Again, on a hopeful note I really do think that this case of the 18 month old diagnosed with endometriosis could provide endometriosis researchers important clues. Obviously, my heart goes out to the child and her family. I cannot imagine what it would be like to have an 18 month old child be diagnosed with endometriosis. I certainly don’t mean to be insensitive to the child or her family when I suggest her case may provide hope for the endometriosis community and possible clues for researchers. I just think that the mere fact that an 18 month old child has been diagnosed with endometriosis throws a total curve ball at the notion some doctors have had (the theory some doctors speak of as if it’s a/the cause: retrograde menstruation). Obviously, retrograde menstruation was not behind this child’s case of endometriosis!

As I indicated earlier, the question I posed initially wasn’t really a fair one. To my knowledge, no one can definitively answer the question I posed up front…

Could Endometriosis Diagnosed In 18 Month Old Be Related to Toxins?

Closing on a sober note…

In the course of searching online about dioxins in China for this blog post, I came across the following video clip. I’ve seen videos before about waste management practices in China and the high rates of dioxin there. This segment tied that together with discarded goods that are illegally shipped to China. What are your thoughts on it?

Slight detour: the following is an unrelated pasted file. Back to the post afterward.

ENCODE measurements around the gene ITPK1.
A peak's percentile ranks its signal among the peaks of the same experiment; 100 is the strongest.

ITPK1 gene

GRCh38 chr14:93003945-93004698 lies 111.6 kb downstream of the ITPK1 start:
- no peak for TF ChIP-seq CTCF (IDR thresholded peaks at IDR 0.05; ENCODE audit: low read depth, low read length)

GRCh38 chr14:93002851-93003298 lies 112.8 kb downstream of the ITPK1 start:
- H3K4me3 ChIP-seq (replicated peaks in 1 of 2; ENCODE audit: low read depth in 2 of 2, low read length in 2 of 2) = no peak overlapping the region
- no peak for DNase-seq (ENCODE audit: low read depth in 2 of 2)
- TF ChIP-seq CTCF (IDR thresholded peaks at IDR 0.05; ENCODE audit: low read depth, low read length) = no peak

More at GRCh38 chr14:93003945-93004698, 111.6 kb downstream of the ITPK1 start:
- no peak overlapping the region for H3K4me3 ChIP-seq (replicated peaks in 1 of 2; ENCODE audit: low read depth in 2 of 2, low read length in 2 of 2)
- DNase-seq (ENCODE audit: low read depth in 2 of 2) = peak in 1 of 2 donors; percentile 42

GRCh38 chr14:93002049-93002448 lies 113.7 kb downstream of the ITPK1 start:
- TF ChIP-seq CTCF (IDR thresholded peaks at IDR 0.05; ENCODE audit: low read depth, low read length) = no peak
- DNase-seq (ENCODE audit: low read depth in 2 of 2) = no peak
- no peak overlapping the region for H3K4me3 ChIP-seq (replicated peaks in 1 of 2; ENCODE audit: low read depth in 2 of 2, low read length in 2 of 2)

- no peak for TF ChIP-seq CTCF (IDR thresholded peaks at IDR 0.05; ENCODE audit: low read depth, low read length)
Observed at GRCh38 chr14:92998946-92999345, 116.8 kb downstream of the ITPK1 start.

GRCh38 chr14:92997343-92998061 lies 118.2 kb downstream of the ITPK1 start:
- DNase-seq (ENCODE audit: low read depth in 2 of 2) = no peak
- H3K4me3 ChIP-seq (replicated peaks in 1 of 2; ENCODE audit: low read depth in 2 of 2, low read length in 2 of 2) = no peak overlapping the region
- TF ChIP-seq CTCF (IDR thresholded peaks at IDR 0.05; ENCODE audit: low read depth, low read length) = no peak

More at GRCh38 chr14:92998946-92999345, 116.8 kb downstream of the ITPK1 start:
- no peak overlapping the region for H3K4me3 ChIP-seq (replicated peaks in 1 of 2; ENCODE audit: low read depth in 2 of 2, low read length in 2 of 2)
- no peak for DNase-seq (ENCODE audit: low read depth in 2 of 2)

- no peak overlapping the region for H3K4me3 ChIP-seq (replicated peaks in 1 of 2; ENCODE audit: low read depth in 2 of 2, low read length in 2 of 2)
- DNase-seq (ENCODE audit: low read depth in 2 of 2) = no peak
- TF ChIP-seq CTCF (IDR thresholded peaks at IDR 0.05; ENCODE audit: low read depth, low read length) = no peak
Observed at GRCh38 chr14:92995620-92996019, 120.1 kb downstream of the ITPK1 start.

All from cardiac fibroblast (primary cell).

(I apologize in advance for any ads that may appear within the following clip. I don’t have any control over the ads CBS includes).

This post was written by Jeanne at Copyright © Jeanne — All rights reserved.

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December 22, 2011   2 Comments

Infertility Treatment Savings: Action Needed

Thanks to seeing Kelly’s post on Twin Peas Blog and Podcast, it came to my attention that there is infertility-related legislation pending at the federal level that affects people in the United States.

As anyone struggling with infertility can tell you, medical treatment for infertility can be extremely expensive. There are very few states with legislation that financially assists those struggling with infertility. Federal legislation (details below) that will assist those struggling with infertility is certainly a step in the right direction.

The more people who take just a moment to speak up about why this is important, the better the chances that it will become law.

As mentioned in the proposed legislation:

“The World Health Organization formally recognizes infertility as a disease, and the Centers for Disease Control and Prevention have stated that infertility is an emerging public health priority”.

Let me say that again because it bears repeating…

Infertility is recognized as a disease.

People who struggle with infertility are no less entitled to appropriate medical treatment than people with other medical conditions. It is discriminatory to deny medical treatment for infertility. By enacting legislation that will make infertility treatment more affordable, the unfair cost burden that infertile couples face for uncovered or under-covered infertility treatment will not disappear but it will be lessened.

The RESOLVE site has links that will quickly and easily direct you to the information you need to contact your legislators to express your support for Family Act of 2011, S 965.

Visit RESOLVE for information on how you can help.